Walking between Two Paradigms

01st June 2008

Bettyann Doyle

BA(Hons), School of Social Science, The University of Queensland, June 2007

In this thesis I examine Barada people’s dilemma of ‘walking between two paradigms’ when recording and documenting their cultural landscapes. Owing to legislative requirements, Barada are forced to identify with and embrace Western processes of recording cultural landscapes (rigid lines marking individual ownership) as opposed to their Indigenous concepts of boundaries (fluid and identified by Dreaming tracks). Barada Barna Kabalbara Yetimarla (BBKY) is a Geographical Information System tool used by Barada in Central Queensland. I examine whether the BBKY GIS software differs from generic Western-designed and operated GIS software and whether BBKY meets the needs of its Indigenous users and, if so, who holds control and power over these mapping processes. Semi-structured interviews with Barada are used to explore tensions in recording Barada cultural landscapes and are analysed in the context of recent debates about Indigenous knowledge and Indigenous cultural heritage management. A pattern emerges demonstrating that although archaeologists and researchers from other disciplines use GIS for recording landscape boundaries, there are problems in this approach for Barada owing to the fact that it is difficult to digitise narrative and the fact that Indigenous landscapes do not exhibit rigid boundaries. I discuss the continuum of control that Barada have in mapping their cultural landscape and argue that BBKY sits at the intersection between two knowledge systems. Finally, I argue that BBKY as a tool enhances Barada’s control and power over their cultural heritage.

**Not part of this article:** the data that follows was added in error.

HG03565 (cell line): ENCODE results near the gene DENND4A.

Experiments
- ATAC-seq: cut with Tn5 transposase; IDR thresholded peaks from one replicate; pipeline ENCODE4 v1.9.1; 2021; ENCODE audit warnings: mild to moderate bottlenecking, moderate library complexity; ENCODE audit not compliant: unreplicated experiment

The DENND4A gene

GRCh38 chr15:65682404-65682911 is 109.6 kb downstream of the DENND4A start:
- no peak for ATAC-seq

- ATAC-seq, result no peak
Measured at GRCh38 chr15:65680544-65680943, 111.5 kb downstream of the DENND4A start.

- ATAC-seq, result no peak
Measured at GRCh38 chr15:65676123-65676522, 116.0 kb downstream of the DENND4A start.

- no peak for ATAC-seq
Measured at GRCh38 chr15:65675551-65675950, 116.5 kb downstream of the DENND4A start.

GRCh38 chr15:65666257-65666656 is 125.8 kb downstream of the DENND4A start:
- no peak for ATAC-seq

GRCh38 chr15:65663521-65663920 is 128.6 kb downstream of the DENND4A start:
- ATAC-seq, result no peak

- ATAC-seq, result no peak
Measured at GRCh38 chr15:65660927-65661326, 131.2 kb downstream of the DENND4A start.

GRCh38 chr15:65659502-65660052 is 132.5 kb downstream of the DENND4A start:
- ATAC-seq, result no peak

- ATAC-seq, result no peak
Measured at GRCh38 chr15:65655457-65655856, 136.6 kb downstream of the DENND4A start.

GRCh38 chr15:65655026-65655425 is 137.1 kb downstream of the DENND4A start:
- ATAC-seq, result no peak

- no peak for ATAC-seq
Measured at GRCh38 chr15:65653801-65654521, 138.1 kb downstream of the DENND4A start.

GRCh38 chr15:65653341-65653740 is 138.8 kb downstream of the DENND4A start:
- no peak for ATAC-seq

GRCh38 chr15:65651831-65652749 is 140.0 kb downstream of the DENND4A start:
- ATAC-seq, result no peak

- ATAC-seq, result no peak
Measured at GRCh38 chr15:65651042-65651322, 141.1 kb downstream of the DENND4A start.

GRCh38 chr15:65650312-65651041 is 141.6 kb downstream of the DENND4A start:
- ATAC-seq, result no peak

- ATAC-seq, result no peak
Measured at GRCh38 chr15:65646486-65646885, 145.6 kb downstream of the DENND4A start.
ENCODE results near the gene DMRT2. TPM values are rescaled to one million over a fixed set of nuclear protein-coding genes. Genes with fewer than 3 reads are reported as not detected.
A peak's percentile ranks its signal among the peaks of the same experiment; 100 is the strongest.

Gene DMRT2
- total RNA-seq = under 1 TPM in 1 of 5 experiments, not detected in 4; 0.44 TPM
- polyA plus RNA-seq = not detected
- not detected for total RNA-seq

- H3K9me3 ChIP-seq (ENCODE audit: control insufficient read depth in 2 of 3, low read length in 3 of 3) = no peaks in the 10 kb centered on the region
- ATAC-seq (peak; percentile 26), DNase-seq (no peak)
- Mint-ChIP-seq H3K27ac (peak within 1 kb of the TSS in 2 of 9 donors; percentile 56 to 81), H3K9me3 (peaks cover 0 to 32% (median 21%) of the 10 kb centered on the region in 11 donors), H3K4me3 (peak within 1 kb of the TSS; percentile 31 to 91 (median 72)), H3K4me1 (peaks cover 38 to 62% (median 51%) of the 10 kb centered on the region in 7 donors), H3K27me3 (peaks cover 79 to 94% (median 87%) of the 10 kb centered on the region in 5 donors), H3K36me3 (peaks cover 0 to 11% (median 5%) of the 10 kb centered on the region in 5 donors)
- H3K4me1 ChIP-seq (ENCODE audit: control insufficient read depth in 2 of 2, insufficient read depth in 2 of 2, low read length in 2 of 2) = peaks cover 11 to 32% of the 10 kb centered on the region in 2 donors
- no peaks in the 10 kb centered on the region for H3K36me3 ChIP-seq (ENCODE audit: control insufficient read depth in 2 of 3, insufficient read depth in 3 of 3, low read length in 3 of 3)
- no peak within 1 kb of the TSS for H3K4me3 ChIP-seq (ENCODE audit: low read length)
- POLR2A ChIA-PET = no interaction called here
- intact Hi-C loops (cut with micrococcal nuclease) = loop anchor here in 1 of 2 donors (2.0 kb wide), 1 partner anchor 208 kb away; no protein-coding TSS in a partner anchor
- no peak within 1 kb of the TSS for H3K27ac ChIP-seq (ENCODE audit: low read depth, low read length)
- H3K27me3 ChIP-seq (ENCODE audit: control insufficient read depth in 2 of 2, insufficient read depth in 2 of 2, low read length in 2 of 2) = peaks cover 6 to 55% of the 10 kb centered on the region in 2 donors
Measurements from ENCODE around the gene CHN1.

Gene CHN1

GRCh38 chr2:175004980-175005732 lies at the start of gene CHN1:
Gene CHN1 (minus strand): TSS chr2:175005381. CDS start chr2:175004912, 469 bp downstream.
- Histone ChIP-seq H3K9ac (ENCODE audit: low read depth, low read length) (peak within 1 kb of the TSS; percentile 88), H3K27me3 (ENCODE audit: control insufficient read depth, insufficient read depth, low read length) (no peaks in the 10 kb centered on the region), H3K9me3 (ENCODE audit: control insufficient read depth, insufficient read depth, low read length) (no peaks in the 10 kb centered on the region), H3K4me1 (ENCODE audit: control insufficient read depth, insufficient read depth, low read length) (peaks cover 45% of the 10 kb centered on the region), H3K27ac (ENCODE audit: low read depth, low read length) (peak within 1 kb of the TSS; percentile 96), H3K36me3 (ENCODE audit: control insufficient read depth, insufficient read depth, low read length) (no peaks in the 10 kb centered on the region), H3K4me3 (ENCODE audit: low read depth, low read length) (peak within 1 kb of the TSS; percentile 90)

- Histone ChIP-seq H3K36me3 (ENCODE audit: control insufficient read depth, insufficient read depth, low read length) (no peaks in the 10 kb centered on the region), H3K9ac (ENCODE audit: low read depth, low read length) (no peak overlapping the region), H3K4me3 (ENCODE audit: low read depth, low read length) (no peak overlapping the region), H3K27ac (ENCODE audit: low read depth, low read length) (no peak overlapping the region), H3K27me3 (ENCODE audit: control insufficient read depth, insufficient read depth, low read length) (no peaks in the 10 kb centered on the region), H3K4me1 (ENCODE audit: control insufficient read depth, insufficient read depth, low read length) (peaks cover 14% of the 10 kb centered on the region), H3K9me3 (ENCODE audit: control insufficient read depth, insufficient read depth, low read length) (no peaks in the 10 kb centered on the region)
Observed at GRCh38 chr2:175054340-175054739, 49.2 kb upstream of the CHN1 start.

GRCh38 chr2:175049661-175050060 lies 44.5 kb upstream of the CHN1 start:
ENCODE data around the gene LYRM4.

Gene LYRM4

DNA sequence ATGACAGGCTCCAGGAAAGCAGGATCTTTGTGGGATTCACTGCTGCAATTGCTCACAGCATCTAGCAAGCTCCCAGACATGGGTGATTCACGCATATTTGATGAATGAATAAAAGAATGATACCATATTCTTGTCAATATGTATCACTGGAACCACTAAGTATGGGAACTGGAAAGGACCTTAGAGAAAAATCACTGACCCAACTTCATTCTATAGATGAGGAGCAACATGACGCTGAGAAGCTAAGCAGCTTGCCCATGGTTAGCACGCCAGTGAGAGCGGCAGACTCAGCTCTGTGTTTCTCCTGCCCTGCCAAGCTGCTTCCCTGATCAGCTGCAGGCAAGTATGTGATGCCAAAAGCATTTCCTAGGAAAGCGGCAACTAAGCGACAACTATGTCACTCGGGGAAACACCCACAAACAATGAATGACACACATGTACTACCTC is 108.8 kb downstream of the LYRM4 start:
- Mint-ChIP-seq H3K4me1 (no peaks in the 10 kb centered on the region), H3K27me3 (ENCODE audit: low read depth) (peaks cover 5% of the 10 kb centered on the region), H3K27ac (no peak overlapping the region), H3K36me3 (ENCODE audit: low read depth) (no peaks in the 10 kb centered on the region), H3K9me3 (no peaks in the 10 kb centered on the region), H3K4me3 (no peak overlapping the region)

Bettyann Doyle
Walking between Two Paradigms
June 2008
66
83-84
Thesis Abstracts
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